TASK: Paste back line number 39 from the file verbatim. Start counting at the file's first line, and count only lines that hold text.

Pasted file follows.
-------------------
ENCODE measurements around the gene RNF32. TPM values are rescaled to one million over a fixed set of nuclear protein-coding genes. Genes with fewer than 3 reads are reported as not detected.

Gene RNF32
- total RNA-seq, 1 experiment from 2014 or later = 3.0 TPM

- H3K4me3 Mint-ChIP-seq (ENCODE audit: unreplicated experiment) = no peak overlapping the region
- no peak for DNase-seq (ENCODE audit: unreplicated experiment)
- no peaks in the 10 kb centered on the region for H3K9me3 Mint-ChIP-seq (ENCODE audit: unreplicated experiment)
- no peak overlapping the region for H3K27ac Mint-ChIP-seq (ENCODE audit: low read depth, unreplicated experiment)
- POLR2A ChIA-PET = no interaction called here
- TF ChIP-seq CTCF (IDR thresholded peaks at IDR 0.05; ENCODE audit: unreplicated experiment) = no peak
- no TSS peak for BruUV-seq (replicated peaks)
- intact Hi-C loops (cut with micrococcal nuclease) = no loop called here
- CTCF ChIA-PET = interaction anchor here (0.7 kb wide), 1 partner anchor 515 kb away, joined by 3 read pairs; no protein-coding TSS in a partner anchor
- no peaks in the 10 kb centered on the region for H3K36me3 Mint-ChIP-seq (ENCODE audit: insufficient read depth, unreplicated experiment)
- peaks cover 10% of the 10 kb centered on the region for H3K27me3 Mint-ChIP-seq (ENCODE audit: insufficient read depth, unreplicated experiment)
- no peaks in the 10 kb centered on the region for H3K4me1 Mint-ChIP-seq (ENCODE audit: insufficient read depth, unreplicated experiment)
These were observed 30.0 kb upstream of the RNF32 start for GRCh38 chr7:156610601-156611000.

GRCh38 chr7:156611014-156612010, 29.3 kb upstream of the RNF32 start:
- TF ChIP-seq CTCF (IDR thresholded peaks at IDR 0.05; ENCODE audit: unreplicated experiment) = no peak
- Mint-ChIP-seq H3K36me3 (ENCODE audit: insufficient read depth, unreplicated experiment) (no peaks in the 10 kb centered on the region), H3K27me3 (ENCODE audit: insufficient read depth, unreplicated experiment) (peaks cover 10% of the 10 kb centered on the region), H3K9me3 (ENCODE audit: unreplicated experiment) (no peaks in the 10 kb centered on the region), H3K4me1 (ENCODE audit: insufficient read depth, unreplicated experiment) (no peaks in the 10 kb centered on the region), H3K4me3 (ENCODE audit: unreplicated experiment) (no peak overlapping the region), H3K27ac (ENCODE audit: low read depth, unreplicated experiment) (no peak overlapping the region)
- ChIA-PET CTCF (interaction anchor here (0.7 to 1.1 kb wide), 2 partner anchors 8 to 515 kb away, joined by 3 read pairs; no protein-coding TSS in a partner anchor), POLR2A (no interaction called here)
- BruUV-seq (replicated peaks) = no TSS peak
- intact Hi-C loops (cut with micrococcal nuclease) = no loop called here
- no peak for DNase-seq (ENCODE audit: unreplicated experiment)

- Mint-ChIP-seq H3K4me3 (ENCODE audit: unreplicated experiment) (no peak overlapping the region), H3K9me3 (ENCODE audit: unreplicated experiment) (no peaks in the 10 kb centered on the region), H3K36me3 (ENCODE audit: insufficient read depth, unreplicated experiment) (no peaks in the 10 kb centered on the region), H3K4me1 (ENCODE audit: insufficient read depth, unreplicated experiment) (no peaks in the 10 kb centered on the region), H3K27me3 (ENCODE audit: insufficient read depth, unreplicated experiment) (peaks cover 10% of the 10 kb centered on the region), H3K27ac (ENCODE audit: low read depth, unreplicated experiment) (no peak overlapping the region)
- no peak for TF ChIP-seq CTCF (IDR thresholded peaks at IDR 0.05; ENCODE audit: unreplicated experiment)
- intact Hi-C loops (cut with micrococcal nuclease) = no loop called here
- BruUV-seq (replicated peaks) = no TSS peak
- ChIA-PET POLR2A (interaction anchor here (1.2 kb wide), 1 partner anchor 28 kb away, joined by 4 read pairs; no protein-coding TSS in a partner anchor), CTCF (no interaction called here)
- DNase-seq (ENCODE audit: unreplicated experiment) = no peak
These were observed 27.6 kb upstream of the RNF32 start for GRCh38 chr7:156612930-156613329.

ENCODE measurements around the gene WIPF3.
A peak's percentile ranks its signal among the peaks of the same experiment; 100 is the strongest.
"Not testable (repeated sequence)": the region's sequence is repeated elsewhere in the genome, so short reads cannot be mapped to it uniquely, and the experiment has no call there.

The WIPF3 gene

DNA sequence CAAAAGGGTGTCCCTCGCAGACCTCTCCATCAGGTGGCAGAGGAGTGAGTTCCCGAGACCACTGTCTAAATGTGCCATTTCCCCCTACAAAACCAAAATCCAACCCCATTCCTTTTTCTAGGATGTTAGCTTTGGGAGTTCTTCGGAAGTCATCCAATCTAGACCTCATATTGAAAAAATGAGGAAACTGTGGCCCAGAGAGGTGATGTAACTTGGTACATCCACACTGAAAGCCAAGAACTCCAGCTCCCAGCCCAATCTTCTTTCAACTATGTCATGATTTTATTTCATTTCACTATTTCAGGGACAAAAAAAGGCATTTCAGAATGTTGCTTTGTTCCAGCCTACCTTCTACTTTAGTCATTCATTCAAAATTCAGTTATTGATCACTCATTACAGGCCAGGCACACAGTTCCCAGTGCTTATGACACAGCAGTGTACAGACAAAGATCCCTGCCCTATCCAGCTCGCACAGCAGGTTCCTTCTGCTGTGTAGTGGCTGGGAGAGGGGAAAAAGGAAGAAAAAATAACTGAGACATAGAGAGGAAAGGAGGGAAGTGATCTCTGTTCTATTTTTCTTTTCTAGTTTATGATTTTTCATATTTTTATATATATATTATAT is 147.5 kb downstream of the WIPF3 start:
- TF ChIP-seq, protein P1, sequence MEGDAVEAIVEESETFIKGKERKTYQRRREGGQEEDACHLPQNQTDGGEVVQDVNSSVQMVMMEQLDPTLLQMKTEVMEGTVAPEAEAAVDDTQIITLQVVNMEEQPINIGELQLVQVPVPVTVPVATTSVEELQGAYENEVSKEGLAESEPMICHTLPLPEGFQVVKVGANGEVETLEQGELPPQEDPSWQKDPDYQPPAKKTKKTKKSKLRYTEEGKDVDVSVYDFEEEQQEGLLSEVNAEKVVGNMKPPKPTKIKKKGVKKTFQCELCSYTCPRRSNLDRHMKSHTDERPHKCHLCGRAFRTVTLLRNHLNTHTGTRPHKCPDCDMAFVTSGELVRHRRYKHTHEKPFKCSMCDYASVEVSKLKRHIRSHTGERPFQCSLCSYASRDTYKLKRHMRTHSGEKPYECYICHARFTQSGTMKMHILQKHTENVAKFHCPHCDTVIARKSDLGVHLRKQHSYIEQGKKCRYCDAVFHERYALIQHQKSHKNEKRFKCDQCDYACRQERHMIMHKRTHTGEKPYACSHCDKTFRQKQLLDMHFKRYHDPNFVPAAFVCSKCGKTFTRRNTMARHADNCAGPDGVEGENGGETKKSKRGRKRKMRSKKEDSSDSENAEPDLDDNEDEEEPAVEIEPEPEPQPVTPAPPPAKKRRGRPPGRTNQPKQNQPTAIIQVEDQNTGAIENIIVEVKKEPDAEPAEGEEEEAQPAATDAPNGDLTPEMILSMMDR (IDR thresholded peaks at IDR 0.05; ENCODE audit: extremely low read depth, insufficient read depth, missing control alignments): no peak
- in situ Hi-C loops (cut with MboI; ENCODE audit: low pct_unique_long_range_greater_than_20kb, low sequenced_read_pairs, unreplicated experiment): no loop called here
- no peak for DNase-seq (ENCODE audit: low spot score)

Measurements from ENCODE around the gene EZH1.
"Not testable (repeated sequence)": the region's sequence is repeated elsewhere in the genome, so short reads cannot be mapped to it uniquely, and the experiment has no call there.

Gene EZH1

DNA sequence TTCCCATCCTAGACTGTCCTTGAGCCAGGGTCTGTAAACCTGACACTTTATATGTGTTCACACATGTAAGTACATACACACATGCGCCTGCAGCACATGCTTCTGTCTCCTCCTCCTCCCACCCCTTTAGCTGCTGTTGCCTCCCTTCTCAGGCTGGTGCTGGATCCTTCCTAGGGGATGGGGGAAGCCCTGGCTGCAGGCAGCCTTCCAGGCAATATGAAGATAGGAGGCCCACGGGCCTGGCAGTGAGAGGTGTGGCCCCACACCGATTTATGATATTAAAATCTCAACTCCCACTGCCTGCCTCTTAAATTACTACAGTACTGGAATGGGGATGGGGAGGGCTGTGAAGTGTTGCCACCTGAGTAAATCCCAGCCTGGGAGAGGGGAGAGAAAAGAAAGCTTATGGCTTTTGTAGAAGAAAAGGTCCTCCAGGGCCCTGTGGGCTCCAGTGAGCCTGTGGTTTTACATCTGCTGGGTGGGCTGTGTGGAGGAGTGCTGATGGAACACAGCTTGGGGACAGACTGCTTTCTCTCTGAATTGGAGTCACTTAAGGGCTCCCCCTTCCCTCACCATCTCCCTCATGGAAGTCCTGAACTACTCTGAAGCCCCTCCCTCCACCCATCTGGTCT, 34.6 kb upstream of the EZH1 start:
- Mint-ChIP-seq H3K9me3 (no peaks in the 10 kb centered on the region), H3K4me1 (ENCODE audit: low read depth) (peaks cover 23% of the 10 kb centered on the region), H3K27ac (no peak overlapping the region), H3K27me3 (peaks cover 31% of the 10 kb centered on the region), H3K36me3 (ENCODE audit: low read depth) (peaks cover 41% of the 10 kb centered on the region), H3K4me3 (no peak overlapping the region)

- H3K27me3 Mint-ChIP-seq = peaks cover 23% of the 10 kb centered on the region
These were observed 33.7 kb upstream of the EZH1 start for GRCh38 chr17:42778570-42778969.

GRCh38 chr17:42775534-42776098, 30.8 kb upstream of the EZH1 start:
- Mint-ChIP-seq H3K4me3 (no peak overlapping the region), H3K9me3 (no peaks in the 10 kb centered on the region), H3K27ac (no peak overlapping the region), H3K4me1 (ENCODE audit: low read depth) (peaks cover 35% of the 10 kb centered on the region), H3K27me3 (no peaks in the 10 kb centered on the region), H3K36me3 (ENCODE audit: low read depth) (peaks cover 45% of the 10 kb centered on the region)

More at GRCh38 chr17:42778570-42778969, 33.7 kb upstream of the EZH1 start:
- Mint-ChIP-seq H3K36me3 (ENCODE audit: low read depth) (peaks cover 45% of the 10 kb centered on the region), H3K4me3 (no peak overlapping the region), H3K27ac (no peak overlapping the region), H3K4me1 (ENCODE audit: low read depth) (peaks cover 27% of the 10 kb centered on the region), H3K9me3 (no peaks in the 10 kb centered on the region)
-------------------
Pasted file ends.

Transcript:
Measurements from ENCODE around the gene EZH1.